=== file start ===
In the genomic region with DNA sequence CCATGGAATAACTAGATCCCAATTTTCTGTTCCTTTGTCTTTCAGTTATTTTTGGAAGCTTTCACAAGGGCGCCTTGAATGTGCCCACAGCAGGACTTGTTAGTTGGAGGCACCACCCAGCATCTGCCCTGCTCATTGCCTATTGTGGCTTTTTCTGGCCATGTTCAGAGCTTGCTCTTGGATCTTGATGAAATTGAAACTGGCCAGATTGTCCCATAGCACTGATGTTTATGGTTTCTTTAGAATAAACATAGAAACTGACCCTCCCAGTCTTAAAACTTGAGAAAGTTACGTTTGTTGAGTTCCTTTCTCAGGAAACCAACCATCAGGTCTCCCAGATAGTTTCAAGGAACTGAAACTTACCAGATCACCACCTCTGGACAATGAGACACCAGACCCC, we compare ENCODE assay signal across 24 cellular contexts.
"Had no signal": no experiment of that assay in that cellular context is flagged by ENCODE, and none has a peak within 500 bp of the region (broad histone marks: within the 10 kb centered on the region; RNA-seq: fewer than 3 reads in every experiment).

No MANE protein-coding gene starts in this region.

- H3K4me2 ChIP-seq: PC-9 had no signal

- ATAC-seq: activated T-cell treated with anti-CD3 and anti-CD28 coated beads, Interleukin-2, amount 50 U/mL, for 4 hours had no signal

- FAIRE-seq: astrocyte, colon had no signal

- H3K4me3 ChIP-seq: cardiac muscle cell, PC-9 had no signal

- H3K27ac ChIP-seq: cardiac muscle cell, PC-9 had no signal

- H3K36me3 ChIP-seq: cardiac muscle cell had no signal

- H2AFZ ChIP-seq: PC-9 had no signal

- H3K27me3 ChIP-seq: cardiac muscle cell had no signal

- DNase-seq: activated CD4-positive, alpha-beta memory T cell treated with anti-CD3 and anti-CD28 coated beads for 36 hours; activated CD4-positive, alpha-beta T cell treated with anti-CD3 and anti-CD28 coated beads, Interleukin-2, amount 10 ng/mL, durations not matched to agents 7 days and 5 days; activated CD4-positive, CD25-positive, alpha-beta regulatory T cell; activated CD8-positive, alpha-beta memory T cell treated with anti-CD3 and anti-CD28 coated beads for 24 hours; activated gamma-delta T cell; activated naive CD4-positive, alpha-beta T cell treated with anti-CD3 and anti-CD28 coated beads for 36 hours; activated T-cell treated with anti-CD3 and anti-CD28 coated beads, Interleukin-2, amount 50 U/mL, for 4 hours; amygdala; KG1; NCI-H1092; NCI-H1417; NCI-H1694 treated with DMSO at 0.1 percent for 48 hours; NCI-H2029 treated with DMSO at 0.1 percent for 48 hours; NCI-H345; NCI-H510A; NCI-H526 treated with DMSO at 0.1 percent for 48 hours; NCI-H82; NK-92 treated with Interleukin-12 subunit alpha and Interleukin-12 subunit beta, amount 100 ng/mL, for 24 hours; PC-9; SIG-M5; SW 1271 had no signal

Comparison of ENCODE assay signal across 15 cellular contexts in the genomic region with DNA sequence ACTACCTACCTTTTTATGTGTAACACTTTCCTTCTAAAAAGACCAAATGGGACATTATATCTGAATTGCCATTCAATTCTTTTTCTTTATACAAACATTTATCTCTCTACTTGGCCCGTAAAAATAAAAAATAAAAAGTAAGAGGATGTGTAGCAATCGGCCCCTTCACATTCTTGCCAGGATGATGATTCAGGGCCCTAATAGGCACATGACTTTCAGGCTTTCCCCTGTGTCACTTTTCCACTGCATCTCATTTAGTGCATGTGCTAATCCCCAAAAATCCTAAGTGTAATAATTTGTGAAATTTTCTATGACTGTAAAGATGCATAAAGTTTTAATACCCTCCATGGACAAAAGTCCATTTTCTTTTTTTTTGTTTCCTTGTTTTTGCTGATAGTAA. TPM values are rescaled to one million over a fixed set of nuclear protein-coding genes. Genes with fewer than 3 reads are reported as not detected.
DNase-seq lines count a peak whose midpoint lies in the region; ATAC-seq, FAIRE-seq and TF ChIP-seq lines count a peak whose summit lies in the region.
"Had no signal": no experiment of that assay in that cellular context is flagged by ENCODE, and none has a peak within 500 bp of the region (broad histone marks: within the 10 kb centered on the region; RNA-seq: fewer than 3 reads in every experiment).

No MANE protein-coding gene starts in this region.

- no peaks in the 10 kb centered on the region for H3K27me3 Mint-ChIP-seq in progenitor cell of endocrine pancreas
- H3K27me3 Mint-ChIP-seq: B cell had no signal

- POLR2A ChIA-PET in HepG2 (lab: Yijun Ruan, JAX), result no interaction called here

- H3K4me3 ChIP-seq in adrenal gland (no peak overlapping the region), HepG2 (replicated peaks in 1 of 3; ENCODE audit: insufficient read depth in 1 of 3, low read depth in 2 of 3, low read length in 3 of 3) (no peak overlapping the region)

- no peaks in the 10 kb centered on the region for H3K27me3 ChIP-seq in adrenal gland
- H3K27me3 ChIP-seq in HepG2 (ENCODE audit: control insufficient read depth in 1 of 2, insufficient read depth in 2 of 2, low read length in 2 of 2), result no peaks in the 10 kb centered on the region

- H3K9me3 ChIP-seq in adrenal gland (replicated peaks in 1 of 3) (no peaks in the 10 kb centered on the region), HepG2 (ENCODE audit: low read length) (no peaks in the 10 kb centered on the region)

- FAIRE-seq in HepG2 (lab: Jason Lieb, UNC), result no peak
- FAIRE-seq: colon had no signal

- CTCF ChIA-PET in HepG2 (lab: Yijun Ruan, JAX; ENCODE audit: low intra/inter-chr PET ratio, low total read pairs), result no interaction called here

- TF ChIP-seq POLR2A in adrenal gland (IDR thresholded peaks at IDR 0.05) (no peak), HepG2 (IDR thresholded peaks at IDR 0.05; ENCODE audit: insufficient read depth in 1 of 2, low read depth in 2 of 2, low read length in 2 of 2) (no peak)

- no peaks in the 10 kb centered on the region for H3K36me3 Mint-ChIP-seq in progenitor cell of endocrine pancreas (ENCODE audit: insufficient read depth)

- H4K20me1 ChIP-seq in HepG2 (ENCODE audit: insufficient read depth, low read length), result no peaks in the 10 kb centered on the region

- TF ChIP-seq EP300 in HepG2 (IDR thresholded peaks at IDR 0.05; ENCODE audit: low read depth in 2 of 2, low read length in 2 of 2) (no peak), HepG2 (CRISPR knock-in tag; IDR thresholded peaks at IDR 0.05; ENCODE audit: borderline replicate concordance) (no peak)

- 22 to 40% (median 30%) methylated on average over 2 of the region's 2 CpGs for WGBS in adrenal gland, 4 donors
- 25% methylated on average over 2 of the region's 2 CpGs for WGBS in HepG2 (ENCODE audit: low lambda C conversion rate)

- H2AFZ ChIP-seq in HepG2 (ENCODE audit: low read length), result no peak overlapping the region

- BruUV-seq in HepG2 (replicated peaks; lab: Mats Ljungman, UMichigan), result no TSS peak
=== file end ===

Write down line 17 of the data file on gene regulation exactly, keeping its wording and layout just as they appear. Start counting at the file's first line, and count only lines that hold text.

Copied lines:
- no peaks in the 10 kb centered on the region for H3K27me3 Mint-ChIP-seq in progenitor cell of endocrine pancreas